‘No assessment' of funding impact on pharmacy closures, says DH
The Department of Health and Social Care (DH) has revealed it has not considered the impact of funding on English community pharmacy closures since 2019, in a move branded “disappointing” by sector leaders.
Pharmacy minister Neil O’Brien made the comments in response to two written question from the Liberal Democrat MP Daisy Cooper, who last month (February 8) asked what action the DH is taking “to reduce the rate of closure of community pharmacies in England”.
The MP for St Albans also asked whether the DH would assess the potential link between the sector’s funding since 2019 and community pharmacies’ “availability”.
Mr O’Brien replied last week (February 20) that while the DH “closely monitors the market…no assessment has been made of the impact of the level of funding for community pharmacies since 2019 on [their] availability”.
The pharmacy minister pointed to figures revealing the net number of community pharmacy closures in England every year since 2017/18.
England saw 110 net closures in 2021/22, marking the lowest number of pharmacies in the country since 2015.
Mr O’Brien continued that the government ‘financially supports” pharmacies in areas where there are fewer of them through the Pharmacy Access Scheme.
And he claimed that there is still “good access” to pharmacies in England, with eight in 10 people living within 20 minutes’ walking distance of their nearest pharmacy and a greater number of pharmacies in deprived areas.
But Mr O’Brien’s comments were met with concern from sector leaders following years of stagnant funding that have led to mass closure fears.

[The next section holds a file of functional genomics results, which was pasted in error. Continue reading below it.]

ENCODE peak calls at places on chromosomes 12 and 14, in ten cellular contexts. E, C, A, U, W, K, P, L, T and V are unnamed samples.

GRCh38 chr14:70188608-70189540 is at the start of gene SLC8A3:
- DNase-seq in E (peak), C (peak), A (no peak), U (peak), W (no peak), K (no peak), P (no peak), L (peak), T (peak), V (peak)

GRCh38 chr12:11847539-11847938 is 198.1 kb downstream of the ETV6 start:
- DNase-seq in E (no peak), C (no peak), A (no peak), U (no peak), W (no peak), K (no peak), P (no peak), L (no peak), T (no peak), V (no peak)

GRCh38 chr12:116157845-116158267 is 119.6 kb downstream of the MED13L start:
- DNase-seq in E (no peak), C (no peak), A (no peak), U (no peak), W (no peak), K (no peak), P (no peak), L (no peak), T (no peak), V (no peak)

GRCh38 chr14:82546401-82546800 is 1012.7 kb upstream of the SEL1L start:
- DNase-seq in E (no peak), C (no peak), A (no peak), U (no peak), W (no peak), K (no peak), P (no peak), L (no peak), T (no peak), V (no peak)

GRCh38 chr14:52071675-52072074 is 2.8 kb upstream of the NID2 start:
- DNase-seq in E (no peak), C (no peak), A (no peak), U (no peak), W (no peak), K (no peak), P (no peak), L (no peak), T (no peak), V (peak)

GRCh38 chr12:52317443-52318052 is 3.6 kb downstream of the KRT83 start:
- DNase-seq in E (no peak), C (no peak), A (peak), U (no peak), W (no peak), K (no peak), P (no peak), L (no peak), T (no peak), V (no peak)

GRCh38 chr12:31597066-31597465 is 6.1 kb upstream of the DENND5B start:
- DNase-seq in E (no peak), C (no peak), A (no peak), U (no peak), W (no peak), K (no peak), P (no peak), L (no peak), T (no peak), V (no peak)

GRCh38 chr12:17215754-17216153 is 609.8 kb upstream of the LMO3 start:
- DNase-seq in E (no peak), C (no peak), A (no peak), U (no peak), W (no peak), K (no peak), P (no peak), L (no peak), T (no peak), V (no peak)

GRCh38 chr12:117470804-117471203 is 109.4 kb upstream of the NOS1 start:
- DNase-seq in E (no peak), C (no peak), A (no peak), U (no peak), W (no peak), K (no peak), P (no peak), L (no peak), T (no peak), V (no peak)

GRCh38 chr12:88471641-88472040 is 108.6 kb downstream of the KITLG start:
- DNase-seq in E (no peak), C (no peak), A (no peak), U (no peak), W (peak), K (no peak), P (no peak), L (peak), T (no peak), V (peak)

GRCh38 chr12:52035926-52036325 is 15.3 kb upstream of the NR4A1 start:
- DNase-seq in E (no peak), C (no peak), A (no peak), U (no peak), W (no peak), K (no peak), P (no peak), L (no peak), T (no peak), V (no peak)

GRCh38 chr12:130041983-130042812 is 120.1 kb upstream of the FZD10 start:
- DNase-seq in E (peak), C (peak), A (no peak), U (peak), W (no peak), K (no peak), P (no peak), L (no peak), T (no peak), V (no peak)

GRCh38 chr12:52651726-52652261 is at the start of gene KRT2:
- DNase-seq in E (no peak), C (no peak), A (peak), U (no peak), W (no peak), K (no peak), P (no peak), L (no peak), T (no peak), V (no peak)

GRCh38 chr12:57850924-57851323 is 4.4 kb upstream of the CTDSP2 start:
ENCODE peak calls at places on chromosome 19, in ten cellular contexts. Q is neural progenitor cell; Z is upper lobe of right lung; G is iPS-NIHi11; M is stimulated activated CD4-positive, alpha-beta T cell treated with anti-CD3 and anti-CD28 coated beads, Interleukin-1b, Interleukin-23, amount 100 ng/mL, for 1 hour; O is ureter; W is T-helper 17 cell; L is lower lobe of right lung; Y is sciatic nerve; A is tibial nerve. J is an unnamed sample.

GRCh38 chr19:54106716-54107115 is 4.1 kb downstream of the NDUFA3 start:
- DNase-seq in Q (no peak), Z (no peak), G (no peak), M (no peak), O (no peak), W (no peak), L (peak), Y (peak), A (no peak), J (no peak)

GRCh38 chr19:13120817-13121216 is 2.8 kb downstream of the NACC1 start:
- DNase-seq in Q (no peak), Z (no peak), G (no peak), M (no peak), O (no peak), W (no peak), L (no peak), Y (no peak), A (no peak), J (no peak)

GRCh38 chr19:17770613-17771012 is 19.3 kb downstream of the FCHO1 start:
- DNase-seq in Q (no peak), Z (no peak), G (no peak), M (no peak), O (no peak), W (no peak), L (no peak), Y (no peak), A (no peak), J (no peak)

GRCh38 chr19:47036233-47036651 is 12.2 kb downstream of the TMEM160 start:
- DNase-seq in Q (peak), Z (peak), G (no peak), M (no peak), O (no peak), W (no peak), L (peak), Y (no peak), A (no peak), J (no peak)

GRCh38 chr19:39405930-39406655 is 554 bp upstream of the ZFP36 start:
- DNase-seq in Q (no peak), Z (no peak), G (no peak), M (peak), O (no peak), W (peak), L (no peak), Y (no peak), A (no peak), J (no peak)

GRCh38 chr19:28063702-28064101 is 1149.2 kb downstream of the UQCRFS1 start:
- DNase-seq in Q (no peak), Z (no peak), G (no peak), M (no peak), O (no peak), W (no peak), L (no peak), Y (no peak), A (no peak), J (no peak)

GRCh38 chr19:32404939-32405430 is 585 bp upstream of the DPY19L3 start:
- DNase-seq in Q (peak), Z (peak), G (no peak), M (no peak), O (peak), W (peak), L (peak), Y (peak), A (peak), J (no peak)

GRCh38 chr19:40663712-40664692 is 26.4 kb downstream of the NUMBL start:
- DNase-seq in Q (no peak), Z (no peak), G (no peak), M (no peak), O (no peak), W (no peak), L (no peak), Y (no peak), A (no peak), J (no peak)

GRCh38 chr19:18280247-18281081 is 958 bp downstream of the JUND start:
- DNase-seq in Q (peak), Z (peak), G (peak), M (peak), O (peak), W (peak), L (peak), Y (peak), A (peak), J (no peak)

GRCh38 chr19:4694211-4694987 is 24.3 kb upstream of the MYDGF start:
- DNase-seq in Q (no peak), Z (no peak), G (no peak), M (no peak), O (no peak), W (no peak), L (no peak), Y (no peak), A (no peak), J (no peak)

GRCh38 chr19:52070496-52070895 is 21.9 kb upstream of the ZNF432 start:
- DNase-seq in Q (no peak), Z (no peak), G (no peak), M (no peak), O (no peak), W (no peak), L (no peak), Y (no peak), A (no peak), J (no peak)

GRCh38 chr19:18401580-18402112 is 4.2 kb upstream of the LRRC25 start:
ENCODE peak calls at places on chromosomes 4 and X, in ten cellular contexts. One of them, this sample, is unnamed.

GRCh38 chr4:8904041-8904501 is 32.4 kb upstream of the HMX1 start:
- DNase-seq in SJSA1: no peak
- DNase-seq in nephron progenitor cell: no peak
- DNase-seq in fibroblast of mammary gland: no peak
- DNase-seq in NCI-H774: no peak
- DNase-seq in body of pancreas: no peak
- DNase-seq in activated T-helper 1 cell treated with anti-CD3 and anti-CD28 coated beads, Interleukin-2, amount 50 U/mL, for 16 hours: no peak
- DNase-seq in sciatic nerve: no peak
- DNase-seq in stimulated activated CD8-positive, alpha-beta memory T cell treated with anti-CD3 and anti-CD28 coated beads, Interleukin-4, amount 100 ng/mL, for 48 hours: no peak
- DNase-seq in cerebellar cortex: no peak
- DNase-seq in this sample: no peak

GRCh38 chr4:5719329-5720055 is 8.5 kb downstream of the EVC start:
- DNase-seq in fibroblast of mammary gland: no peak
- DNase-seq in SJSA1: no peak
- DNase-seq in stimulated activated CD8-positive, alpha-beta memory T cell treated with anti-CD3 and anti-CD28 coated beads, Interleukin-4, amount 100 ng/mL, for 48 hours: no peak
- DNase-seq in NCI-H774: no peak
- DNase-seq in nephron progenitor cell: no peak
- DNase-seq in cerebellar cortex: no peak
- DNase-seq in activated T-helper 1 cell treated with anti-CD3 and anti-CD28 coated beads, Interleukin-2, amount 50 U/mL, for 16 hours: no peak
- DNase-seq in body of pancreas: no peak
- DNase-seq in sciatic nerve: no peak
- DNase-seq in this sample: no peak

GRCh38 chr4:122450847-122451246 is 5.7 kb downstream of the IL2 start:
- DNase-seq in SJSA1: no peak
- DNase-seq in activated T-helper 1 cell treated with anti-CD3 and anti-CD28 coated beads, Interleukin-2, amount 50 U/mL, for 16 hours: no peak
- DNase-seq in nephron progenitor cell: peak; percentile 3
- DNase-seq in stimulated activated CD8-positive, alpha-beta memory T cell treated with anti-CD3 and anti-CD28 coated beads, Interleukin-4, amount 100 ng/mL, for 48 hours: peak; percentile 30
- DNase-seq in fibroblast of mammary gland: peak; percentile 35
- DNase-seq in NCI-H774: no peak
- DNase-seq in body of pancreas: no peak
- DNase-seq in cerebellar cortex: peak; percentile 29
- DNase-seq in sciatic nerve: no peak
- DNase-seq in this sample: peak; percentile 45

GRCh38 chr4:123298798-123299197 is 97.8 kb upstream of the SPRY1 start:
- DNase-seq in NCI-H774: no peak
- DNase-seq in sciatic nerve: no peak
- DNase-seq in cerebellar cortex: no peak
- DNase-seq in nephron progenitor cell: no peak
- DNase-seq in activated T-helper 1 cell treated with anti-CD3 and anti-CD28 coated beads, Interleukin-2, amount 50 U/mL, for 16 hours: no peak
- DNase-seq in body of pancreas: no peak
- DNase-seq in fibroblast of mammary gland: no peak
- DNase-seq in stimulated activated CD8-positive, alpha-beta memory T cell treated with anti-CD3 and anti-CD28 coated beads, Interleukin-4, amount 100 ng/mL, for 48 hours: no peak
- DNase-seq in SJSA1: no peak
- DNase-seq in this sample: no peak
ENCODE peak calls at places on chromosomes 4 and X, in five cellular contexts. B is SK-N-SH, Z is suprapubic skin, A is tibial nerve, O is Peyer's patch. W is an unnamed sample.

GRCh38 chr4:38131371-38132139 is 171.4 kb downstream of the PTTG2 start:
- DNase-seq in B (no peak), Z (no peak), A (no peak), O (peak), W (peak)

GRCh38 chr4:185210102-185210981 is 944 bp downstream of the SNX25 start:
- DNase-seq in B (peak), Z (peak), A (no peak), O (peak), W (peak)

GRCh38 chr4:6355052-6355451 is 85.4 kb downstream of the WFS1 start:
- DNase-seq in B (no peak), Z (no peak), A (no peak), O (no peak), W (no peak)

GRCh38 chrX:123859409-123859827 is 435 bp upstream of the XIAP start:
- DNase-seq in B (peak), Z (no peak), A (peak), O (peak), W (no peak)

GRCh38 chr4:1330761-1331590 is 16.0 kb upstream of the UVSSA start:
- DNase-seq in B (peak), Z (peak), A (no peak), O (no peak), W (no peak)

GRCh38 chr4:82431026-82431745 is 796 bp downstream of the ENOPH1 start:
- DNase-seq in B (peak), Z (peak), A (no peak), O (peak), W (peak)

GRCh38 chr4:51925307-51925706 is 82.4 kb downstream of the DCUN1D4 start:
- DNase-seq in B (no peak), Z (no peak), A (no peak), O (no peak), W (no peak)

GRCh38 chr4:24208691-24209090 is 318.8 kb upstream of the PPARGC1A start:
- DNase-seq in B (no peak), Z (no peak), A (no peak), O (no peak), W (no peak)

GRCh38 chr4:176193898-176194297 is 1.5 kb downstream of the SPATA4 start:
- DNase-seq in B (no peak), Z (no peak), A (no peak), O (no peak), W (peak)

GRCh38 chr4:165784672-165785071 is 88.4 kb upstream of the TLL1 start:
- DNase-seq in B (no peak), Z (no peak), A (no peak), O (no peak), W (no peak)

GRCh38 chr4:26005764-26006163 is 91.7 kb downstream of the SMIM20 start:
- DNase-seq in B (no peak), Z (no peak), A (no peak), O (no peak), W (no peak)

Pharmaceutical Services Negotiating Committee (PSNC) chief executive Janet Morrison told C+D that it is “extremely disappointing” that the DH has made “no assessment of the impact of the level of funding for community pharmacies”.
“We have been telling government and the NHS loudly and clearly that pharmacies are no longer economically sustainable,” she said.
However, she pointed out that an upcoming independent economic review into community pharmacy funding, which the negotiator secured as part of its most recent round of negotiations with the government, is expected to kick off “shortly”.
“We hope that that this review will help prove the dire situation to policymakers and inform future negotiations,” Ms Morrison added.
CEO of the Association of Independent Multiple Pharmacies Leyla Hannbeck told C+D it was “unfortunate” that decision-makers’ response to pharmacy closures was to “keep parroting” statistics about good access to pharmacy services in England.
“The point we keep making is that we are now in uncharted territory,” she said.
“Pharmacy closures are starting to spiral out of control and unless [the government] takes action to deal with the disastrous funding situation, it will soon not be able to claim any consistency in pharmacy access.”
Meanwhile, Company Chemists’ Association (CCA) CEO Malcolm Harrison pressed the DH to “urgently assess the impact that the broken funding model is having on the community pharmacy network and act to reverse the trend of permanent closures”.
A recent analysis by the CCA suggested that there has been a net loss of 720 pharmacies since 2015, with deprived areas the hardest hit.
“Patients in these communities must not continue to be denied access to primary care due to government underfunding,” Mr Harrison stressed.
Priti Patel: “Urgent intervention needed”
It comes as the former Home Secretary Priti Patel repeated pharmacists’ warnings that more pharmacies would close without “urgent intervention...because of pressures on funding associated with prescription drugs and the NHS tariff”.
“Pharmacies are to a certain extent subsidising the prescriptions that they issue in the community. The concerns are such that we are now moving towards a large number of permanent pharmacy closures, putting the safe supply of prescription medicines at risk,” she told MPs in the House of Commons earlier this week (March 1).
She continued: “With the son of a pharmacist now our Prime Minister, there is a great opportunity for the pharmacy agenda to take greater precedence and priority across the NHS and in our communities.”